Farmer's Crop Insurance Claim Incomplete, Untimely
By John Allgood
A farmer in Pulaski County, Georgia, filed a crop insurance claim under
the terms of a policy he obtained in accordance with the Standard
Reinsurance Agreement with the Federal Crop Insurance Corporation [“FCIC”].
His 2008 crop had a low yield due to poor weather conditions. The farmer
notified the insurance agent of a possible claim under the policy. The
claimant and insurer disagreed on whether proper notice of the claim had
been timely filed, but after a factual review the insurer denied the
At the time it denied the claim, the insurer requested from the farmer
more information in order to assess the claim, while still asserting that
he filed the claim late. The insurer’s letter requested the information
from the farmer within 30 days. The facts were unclear when the farmer
submitted the requested information, but the insurer denied the claim, for
a second time, 40 days after the request. The insurer advised the farmer
that he could contest the denial in mediation or arbitration. The farmer
filed a demand for arbitration. The rules of the American Arbitration
Association were adopted.
After a hearing, the arbitrator denied the farmer’s claim, finding that
any additional information the farmer filed was untimely. And by denying
the claim based on timeliness, the arbitrator concluded, there was no need
for him to assess the facts of the claim.
The farmer petitioned the district court to vacate the arbitrator’s award,
claiming under the FAA (9 U.S.C. §10(a)(4)) that the arbitrator had
exceeded his powers. He also argued that the arbitrator, by entering the
award in 33 days, failed to abide by AAA Rule 41, which required the award
to be entered within 30 days of the hearing. In addition, the farmer
asserted that the arbitrator should not have interpreted the terms of the
policy, an act that under regulation is reserved to the FCIC.
The district court granted the farmer summary judgment and vacated the
arbitration award under 9 U.S.C. §10 for the reasons proferred by the
farmer. There was no specific deadline under the policy, the district
court concluded, for requests for additional information:
This finding raises the question of whether the arbitrator concluded that
[the insurer] could set deadlines not found in the policy and then use
those deadlines as a basis for denial of a claim for procedural
noncompliance. While it is unclear precisely how the arbitrator
interpreted the letter, it is clear that he interpreted the letter as a
procedural requirement regarding [the farmer’s] proof of claim.
The district court also found that the award was nullified when the
arbitrator exceeded his authority by interpreting the policy terms rather
than obtaining a required interpretation from the FCIC.
On appeal, Davis v. Producers Agricultural Insurance Company, No. 13-10648
(11th Circuit August 6, 2014), the 11th Circuit reexamined the standards
for vacatur under the FAA statute at issue, 9 U.S.C. §10(a)(4). It also
invited and received a brief from the FCIC on the issue of the
arbitrator’s interpreting the policy terms. The court also noted that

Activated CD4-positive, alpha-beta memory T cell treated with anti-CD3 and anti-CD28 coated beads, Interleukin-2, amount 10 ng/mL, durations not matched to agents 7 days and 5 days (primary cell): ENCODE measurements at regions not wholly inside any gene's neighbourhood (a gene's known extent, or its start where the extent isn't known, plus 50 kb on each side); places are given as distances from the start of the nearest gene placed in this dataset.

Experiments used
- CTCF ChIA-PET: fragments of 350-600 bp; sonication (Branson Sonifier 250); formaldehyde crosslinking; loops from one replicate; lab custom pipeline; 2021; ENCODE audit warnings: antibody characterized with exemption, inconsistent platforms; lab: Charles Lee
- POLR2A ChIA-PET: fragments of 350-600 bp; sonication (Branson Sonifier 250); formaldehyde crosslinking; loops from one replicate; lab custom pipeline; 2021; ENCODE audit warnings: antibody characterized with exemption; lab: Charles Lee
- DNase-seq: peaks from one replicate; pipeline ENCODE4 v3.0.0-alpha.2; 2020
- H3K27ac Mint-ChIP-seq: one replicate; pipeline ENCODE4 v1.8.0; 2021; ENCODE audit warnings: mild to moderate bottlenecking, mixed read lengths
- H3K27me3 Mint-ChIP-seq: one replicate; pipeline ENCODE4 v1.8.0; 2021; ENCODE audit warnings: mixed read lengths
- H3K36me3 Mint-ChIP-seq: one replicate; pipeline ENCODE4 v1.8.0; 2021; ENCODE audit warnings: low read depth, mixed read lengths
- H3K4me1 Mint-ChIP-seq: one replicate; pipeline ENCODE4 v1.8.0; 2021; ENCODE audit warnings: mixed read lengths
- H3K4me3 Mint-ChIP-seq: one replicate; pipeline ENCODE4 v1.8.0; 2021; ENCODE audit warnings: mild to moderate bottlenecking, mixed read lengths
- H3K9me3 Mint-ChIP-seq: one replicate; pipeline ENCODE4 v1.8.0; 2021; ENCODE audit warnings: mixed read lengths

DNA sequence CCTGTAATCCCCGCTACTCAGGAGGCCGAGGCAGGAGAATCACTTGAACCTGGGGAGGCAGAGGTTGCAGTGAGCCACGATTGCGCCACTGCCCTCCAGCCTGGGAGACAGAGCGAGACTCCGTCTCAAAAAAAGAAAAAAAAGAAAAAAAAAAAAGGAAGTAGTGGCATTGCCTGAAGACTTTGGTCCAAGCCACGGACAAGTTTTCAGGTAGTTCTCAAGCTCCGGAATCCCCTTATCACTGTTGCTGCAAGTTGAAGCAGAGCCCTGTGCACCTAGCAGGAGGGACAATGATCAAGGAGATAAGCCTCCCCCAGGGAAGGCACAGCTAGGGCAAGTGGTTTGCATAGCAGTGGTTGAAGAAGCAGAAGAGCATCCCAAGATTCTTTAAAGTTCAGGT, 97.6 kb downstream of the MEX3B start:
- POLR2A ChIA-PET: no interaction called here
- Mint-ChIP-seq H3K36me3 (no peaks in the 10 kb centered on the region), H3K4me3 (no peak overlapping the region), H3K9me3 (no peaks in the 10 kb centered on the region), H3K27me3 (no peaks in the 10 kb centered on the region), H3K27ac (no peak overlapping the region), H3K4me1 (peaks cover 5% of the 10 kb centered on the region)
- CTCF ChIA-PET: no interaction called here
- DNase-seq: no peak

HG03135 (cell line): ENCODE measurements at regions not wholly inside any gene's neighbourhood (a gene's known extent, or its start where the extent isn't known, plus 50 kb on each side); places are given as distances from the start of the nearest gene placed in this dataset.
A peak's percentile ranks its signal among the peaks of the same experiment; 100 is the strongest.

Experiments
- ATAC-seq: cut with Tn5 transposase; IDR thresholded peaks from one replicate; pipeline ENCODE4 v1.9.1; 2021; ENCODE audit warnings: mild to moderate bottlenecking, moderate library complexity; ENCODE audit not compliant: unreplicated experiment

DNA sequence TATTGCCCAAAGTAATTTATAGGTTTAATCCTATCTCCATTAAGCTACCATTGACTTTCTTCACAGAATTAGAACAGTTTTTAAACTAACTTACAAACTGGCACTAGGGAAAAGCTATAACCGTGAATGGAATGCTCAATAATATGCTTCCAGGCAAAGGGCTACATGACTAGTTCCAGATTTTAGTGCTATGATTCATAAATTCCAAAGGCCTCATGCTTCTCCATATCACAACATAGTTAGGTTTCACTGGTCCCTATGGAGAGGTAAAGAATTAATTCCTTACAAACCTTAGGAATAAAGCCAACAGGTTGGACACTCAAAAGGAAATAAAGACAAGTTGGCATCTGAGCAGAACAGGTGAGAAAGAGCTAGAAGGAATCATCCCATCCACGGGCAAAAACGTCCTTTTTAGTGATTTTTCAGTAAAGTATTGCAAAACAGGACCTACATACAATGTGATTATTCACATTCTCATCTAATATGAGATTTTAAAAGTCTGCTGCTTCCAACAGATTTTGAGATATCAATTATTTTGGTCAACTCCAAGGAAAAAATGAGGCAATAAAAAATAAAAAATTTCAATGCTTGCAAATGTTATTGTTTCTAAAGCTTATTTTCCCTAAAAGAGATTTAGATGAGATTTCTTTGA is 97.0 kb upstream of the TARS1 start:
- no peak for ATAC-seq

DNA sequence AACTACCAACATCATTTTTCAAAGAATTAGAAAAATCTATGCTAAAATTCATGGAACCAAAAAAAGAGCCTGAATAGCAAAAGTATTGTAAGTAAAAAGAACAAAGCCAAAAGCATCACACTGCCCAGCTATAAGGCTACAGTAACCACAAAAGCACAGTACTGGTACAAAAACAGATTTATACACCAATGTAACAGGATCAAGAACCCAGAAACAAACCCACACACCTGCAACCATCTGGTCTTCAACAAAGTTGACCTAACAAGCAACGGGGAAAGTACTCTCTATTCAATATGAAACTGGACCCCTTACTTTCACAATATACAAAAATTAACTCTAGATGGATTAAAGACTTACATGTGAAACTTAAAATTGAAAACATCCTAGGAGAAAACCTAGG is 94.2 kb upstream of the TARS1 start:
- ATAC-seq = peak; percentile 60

Section 400.768 provides that the FCIC “will not interpret any specific
factual situation or case,” while acknowledging also that Section 457.8
(Policy § 20(a)(1) requires parties disputing policy provisions or
procedure to obtain an interpretation from FCIC.
In its amicus brief, the FCIC stated that it had issued directives giving
insurers discretion to require insureds to provide requested documents
within reasonable deadlines. It stated:
Since the FADs [final agency determinations] are binding in all crop
arbitrations … the arbitrator could have reasonably concluded that [the
insurer] was authorized to issue a 30-day deadline for [the farmer] to
respond with the requested information and to deny [the farmer’s]
indemnity claim for failure to comply with that deadline. The FCIC had
already resolved that particular policy issue, and the arbitrator was not
required to seek another FCIC interpretation on the same issue. Id. at 20.
Final agency determinations should be accorded substantial weight, the
Because the FCIC has determined, as an interpretive matter, that insurer
imposed deadlines are compatible with the purposes of the statutory and
regulatory scheme, the individual factual determinations that such a
deadline was imposed and that, in specific circumstances of the
transaction, its imposition was reasonable, were matters for the
arbitrator. [emphasis supplied] Id. at 22.
The appeals court reversed the district court’s vacatur after concluding
that the arbitrator did not exceed his authority and did not render his
award late. Citing a 5th Circuit opinion, the court said it would not
penalize the award’s beneficiary because the beneficiary had no control
over the arbitrator’s actions. “This is especially true because of the
extreme shortness of the period,” the court said. However, the court also
found that the farmer, through his inaction, waived the arbitrator’s
violation of the filing deadline:
[The farmer] did not object at the expiration of the thirty-day period.
Nor did he object when the untimely decision was issued three days later.
Instead, he waited until he filed this action in the district court.
Moreover, he has made no effort to show that he was in any way prejudiced
by the delay. Accordingly, we see no basis for overturning the
arbitrator’s decision based on the failure to abide by the AAA rules
governing the time period for issuance of a decision. Id. at 25
Allgood is of counsel at Ford & Harrison. For more than 20 years he
has arbitrated and mediated cases in commercial, employment,
construction and securities law, as well as in real estate and
anti-trust matters. An adjunct professor of ADR at Emory University
School of Law, he was a member of the U.S. Olympic Committee panel of
arbitrators during the 1996 and 1998 Olympic Games.
Phone: 404-888-3832; fax: